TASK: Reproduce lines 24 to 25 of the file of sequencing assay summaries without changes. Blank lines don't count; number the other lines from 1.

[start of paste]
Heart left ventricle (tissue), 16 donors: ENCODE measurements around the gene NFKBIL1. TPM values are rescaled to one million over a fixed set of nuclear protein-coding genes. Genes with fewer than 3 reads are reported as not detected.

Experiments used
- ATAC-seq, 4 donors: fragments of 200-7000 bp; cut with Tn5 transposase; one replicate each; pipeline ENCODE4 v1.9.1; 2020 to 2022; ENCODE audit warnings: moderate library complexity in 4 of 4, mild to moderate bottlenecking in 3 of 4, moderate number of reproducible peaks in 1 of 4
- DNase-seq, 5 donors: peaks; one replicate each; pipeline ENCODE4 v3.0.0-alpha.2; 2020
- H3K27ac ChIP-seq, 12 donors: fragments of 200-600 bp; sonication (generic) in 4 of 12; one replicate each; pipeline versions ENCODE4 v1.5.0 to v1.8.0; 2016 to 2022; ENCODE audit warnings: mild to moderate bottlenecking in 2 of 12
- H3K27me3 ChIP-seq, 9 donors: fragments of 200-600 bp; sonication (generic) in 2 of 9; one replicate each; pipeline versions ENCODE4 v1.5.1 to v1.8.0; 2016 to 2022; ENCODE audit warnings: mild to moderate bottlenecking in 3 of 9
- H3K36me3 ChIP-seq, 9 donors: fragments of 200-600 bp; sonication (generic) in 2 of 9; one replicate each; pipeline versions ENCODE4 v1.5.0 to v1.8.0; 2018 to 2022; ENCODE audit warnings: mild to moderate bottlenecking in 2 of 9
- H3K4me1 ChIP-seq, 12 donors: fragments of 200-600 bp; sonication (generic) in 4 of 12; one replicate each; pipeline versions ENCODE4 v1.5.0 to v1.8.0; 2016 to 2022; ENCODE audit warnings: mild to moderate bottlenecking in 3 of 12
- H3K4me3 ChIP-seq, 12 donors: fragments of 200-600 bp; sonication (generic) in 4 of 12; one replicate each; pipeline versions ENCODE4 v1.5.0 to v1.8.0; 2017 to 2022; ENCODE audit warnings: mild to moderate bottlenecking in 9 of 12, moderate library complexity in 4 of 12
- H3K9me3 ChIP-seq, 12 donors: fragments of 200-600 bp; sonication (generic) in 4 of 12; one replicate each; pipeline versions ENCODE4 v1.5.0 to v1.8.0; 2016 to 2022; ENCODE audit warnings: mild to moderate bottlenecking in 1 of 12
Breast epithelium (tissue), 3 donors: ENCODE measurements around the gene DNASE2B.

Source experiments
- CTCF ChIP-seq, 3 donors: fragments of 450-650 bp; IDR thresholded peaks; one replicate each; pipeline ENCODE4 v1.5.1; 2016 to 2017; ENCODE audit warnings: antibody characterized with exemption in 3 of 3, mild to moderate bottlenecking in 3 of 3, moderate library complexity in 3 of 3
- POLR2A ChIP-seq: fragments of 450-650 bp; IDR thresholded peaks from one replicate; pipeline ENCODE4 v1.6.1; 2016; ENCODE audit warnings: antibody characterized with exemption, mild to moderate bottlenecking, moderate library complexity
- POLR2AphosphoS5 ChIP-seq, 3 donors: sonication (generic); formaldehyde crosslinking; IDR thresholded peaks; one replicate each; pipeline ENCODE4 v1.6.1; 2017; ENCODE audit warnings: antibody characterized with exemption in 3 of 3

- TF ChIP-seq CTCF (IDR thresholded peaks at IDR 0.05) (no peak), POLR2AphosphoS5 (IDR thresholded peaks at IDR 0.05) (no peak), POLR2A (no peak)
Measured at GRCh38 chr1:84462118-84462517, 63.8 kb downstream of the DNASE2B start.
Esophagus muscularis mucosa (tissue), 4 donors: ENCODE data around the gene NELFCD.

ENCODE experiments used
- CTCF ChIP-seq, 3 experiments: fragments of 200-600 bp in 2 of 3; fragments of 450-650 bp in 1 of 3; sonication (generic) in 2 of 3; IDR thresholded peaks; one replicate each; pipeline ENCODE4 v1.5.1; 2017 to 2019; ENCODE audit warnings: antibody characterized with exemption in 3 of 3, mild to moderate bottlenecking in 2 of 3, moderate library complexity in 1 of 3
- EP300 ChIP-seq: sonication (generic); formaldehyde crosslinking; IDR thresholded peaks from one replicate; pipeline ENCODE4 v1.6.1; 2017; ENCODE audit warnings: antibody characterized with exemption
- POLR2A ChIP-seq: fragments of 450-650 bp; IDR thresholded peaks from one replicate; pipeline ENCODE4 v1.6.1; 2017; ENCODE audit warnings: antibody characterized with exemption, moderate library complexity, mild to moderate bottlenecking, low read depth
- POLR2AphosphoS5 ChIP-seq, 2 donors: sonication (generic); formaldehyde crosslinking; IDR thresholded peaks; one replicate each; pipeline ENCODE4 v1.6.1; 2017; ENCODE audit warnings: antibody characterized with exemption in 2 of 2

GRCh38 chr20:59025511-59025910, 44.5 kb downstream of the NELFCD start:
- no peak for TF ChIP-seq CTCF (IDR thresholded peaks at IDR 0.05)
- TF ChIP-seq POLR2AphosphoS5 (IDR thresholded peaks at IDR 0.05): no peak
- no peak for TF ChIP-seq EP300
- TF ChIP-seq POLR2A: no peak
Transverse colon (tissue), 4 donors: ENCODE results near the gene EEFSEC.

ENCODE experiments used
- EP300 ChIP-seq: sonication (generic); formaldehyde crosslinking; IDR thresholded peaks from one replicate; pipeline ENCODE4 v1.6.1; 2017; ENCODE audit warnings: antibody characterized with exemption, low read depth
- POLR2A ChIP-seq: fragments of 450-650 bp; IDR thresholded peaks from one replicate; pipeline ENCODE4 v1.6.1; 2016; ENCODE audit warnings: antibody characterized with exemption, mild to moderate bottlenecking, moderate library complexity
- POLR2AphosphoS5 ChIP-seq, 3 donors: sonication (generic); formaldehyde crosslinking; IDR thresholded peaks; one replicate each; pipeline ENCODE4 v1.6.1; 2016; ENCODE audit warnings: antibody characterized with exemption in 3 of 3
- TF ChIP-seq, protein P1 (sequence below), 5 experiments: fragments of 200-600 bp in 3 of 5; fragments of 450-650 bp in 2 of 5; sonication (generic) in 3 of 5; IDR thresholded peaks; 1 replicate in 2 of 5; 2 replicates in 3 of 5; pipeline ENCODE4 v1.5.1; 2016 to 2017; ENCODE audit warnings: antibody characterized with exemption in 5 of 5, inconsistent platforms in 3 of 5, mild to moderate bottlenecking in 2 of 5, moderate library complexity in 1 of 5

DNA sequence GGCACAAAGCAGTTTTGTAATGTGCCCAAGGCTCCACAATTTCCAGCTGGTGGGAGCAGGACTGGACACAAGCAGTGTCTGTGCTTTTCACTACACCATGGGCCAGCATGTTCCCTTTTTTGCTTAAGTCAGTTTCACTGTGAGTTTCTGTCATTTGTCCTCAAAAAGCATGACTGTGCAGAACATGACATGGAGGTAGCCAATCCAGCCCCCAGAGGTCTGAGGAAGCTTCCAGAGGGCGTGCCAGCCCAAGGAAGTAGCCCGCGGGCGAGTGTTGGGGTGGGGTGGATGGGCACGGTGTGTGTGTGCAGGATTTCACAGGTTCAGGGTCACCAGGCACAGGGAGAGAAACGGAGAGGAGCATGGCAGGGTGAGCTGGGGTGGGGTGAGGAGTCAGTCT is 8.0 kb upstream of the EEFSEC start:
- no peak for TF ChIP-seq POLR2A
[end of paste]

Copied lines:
GRCh38 chr20:59025511-59025910, 44.5 kb downstream of the NELFCD start:
- no peak for TF ChIP-seq CTCF (IDR thresholded peaks at IDR 0.05)